There are serious questions. Are voting rights “automatically” restored or must new rules be written? If new rules are required, who must write them? Must all monetary obligations such as restitution, court costs, fines and fees imposed at the time of sentencing be paid in full before the sentence is deemed to be completed? Who is responsible for determining if all terms of the sentence have been completed? County supervisors of election, the director of the state Division of Elections, and the Secretary of State are unsure. One thing is certain. It is a felony for any person to submit false voter registration information. Until more answers are known, convicted felons registering to vote need to be very careful. They must avoid becoming repeat felony offenders when trying to restore their right to vote.

Rex Dimmig

4/22/2019 Justice Denied

In February, a man was arrested for violating Bartow’s “Sit-Lie” and “Anti-Camping” ordinances. Both offenses can be punished by fines and jail sentences. His crime – sleeping on a sidewalk on a Saturday afternoon. The arrest report and jail booking sheet both listed his only address as “At Large, Bartow, FL”.

After spending the night in jail, he was released from jail and a future court date was scheduled. But there were a couple of problems. When he signed the Release Notification Form which was supposed to notify him of the date of his court appearance, the date was left blank. When the clerk of court mailed notice of his scheduled court date, it was sent to an address in Winter Haven. The address was for a non-residential building operated by Christian Family and Youth Services volunteers and providing food and other essentials to indigent persons. Having no notice of his court date, the defendant did not appear and the case was continued for another court date.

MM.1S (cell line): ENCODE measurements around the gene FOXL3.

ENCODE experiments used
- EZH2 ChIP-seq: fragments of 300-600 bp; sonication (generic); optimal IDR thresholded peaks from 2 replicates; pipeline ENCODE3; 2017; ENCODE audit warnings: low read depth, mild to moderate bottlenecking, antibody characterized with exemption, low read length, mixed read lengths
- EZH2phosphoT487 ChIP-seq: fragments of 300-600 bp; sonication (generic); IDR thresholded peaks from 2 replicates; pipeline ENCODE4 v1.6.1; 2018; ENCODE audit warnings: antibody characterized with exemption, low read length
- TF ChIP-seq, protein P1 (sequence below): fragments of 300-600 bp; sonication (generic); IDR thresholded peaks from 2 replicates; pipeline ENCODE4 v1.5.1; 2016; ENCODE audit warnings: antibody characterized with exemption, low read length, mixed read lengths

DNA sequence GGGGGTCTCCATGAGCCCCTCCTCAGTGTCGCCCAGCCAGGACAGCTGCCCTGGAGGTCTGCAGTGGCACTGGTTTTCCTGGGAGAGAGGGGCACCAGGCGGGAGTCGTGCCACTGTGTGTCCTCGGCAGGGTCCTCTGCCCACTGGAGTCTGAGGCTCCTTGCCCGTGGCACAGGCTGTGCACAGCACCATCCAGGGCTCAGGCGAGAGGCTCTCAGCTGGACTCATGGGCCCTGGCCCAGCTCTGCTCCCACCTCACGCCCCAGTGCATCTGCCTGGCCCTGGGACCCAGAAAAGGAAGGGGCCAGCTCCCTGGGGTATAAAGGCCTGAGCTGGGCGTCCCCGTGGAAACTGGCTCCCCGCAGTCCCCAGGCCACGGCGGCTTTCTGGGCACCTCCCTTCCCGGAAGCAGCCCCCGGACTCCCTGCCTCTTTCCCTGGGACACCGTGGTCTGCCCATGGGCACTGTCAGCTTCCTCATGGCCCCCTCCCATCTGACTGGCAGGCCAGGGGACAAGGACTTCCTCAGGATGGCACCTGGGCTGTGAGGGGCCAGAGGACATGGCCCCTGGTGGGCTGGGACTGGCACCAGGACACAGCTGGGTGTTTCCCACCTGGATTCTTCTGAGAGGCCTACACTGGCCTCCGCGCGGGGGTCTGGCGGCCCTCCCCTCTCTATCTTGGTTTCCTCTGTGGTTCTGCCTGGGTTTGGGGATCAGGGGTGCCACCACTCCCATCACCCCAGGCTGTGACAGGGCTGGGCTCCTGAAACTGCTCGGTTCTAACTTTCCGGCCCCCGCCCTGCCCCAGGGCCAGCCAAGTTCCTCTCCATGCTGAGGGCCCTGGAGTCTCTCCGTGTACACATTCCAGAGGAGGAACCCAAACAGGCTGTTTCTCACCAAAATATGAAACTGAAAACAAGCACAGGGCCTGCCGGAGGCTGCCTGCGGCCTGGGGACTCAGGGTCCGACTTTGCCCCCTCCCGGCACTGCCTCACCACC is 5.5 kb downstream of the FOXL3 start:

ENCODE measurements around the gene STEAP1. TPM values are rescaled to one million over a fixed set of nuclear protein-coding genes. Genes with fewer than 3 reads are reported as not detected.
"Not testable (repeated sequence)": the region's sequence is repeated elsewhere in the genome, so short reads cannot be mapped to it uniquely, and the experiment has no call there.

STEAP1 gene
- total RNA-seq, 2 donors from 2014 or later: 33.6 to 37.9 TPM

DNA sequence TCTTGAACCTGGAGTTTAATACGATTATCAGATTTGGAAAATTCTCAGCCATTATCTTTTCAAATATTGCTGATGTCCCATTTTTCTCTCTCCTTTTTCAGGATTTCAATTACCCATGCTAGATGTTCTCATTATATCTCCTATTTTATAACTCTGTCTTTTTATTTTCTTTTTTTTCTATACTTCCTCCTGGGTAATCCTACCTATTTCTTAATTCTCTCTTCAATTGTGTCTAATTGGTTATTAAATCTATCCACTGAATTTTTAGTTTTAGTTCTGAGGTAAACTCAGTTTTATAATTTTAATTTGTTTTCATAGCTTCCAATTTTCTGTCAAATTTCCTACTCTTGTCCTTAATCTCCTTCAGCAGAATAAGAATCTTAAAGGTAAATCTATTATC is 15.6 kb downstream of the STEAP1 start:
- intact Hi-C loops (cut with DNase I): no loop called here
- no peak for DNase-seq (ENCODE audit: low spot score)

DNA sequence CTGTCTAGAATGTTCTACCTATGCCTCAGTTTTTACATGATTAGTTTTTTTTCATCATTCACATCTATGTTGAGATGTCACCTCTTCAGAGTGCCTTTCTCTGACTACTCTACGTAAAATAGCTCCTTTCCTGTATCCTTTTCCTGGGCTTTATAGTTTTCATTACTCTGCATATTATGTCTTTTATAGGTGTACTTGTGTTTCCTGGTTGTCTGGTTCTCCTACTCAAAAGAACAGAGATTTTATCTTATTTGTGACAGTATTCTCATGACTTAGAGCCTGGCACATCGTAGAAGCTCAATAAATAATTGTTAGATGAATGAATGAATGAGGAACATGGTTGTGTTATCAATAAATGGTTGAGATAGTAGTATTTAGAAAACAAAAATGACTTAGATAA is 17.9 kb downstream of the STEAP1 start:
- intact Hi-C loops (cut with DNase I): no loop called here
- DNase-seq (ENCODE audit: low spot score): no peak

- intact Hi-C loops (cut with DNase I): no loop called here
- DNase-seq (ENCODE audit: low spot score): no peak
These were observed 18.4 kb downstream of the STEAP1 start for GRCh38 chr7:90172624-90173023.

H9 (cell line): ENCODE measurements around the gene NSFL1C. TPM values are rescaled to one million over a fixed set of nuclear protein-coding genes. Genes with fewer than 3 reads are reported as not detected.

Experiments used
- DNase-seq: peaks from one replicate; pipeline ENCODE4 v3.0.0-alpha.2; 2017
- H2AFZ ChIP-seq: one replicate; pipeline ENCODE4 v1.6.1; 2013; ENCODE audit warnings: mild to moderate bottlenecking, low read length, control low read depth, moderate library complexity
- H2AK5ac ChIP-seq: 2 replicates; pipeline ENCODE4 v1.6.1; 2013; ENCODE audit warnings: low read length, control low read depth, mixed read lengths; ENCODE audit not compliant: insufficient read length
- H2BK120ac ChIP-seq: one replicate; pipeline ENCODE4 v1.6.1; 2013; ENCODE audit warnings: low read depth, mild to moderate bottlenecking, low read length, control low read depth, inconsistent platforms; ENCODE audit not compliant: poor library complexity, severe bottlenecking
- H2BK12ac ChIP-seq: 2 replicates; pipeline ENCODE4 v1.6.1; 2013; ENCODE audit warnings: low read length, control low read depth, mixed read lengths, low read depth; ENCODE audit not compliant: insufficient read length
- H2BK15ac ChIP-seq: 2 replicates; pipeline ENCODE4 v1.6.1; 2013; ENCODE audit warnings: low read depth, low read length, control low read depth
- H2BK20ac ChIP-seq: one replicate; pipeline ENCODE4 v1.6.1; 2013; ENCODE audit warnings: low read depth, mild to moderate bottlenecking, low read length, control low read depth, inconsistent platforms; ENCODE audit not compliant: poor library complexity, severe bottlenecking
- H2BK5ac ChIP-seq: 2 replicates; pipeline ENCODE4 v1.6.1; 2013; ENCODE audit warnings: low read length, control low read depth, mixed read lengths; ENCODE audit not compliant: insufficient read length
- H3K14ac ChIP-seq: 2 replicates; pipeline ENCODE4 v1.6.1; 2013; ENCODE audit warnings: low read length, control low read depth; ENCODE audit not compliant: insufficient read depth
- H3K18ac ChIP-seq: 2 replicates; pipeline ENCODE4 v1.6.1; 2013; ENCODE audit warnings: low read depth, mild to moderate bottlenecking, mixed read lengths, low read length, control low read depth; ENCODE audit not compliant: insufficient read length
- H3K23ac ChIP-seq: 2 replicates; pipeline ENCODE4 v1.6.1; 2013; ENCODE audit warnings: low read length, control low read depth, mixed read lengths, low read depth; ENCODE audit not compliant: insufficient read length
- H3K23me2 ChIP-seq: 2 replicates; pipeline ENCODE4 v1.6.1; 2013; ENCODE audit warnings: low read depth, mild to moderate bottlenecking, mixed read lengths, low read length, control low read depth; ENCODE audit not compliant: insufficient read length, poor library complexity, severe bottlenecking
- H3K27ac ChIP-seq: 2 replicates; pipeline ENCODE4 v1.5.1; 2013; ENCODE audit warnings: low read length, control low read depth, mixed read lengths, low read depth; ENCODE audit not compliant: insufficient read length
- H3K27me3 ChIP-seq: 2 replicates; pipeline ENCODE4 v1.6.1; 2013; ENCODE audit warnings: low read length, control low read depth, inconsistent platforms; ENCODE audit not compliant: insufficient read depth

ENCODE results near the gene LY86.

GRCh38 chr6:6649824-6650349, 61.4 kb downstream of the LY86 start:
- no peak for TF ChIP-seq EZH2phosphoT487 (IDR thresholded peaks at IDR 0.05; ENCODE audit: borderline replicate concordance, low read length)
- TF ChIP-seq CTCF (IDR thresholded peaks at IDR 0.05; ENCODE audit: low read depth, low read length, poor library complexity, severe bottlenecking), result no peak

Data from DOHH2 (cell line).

Notice of the new court date was again sent to the same address in Winter Haven and again, not surprisingly, the defendant did not appear. However, this time, a different judge took a different approach. Official court records reflect that no guilty plea was entered, no evidence was presented but the judge found the defendant guilty and imposed a sentence. The defendant was convicted of two criminal offenses without ever appearing or even knowing he was scheduled to appear in court.

In our criminal justice system, aren’t those accused of crimes presumed innocent? Doesn’t the government have to prove someone’s guilt beyond a reasonable doubt? Isn’t the introduction of at least some evidence necessary before a court can find someone guilty? YES.

So, how did this happen? More importantly, why did this happen? Regrettably, in today’s justice system there is too much emphasis on simply getting the job done, and not enough on getting the job done correctly. It would be time consuming and involve some expense to properly serve this defendant. The more expeditious solution was to impose a fine, recognizing that it would likely never be paid, and close the case.

The court did not appoint an attorney to represent this defendant. Justice demanded that he have representation. The role of the Office of the Public Defender is to preserve and protect the rights of all Americans by defending the rights of each American. When expediency becomes more valued than our nation’s founding principles, freedom itself is in jeopardy.

Rex Dimmig